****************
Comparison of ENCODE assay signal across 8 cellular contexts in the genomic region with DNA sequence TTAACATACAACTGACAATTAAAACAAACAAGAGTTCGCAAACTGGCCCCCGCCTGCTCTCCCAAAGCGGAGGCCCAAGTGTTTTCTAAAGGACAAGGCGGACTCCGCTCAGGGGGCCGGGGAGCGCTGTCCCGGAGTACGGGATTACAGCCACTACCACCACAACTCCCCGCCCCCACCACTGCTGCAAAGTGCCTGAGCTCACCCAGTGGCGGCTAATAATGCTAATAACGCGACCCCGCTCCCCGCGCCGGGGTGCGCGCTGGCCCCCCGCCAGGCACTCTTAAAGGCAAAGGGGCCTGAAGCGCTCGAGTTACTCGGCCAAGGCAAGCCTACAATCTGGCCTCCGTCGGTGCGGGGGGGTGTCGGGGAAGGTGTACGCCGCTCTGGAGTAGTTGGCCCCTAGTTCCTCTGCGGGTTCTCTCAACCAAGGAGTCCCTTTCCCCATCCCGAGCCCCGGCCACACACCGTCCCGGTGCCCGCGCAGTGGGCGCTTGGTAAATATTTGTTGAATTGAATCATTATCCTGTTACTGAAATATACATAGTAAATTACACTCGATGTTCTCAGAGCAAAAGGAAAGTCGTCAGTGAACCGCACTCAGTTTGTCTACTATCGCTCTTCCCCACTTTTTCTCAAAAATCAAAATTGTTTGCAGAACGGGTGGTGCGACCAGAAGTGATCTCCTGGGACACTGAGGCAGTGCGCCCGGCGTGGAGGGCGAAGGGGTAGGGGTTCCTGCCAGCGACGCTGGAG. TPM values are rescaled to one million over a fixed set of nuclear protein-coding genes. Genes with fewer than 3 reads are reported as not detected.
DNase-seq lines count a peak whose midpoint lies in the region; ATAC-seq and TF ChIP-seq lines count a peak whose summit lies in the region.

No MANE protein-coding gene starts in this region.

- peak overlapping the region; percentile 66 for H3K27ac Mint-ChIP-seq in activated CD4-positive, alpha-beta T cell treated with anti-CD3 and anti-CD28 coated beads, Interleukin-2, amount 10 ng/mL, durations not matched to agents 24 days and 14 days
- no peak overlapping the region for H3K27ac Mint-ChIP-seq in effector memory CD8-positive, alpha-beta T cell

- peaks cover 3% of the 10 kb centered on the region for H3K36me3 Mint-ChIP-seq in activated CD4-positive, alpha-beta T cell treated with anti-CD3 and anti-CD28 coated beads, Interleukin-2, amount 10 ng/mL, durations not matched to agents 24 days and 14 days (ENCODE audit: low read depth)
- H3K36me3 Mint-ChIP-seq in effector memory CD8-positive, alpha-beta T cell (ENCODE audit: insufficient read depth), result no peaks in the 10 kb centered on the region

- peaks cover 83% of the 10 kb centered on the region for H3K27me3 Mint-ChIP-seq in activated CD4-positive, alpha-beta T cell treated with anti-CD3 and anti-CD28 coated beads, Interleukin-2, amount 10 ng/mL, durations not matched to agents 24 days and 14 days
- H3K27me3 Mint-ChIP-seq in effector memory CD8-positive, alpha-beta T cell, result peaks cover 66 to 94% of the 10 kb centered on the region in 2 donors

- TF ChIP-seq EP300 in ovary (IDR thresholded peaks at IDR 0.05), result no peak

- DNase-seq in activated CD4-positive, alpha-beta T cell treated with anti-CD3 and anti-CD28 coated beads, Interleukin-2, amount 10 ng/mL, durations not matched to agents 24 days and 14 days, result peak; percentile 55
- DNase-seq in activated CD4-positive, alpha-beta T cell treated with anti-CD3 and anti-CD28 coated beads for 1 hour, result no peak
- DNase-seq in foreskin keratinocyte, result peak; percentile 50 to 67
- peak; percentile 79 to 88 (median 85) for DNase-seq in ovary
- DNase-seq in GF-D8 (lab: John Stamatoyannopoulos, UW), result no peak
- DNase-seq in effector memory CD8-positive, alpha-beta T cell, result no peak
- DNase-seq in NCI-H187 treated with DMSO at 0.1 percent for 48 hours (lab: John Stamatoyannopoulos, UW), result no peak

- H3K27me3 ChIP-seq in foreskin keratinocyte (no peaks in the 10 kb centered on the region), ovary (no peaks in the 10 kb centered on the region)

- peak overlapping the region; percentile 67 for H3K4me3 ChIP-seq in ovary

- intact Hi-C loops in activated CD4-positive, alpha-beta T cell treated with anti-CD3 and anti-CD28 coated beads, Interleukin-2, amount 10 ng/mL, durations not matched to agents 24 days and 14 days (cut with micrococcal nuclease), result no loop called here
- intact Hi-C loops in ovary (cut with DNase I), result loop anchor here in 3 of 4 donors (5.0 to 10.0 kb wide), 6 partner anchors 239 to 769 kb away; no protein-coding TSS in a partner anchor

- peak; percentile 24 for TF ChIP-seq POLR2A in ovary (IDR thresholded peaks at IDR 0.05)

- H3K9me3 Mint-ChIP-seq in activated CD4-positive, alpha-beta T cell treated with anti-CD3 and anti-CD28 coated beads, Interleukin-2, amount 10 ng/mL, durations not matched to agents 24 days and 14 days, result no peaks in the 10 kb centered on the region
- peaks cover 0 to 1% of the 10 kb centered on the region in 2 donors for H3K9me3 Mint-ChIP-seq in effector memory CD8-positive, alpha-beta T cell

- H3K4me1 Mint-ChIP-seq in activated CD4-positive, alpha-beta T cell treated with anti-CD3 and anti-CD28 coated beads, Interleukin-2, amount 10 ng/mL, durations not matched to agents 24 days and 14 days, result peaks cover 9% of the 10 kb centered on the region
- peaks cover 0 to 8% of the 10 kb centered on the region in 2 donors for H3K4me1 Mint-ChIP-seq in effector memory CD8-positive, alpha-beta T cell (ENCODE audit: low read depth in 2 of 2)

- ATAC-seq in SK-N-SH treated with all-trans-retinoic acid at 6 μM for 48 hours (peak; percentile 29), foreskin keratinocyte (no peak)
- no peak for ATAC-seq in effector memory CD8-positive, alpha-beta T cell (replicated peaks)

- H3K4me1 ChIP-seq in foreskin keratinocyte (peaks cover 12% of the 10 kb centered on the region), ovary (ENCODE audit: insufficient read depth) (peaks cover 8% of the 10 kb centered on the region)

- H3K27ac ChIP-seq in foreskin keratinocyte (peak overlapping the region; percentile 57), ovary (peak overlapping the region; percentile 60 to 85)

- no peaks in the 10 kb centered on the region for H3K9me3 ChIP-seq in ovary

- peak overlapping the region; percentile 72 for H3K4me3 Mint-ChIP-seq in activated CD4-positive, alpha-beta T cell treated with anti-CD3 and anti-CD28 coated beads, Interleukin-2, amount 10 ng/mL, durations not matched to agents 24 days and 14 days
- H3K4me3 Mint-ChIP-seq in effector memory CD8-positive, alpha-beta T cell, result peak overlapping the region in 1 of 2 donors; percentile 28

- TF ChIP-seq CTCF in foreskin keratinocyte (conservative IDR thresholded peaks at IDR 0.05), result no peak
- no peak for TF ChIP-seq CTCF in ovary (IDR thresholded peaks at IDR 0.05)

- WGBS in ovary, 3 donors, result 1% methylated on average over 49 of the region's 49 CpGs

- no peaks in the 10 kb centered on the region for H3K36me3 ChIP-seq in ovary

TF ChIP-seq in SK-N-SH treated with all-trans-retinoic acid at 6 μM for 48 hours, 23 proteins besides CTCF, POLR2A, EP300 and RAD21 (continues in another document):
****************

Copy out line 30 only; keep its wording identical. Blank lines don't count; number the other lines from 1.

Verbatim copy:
- H3K27ac ChIP-seq in foreskin keratinocyte (peak overlapping the region; percentile 57), ovary (peak overlapping the region; percentile 60 to 85)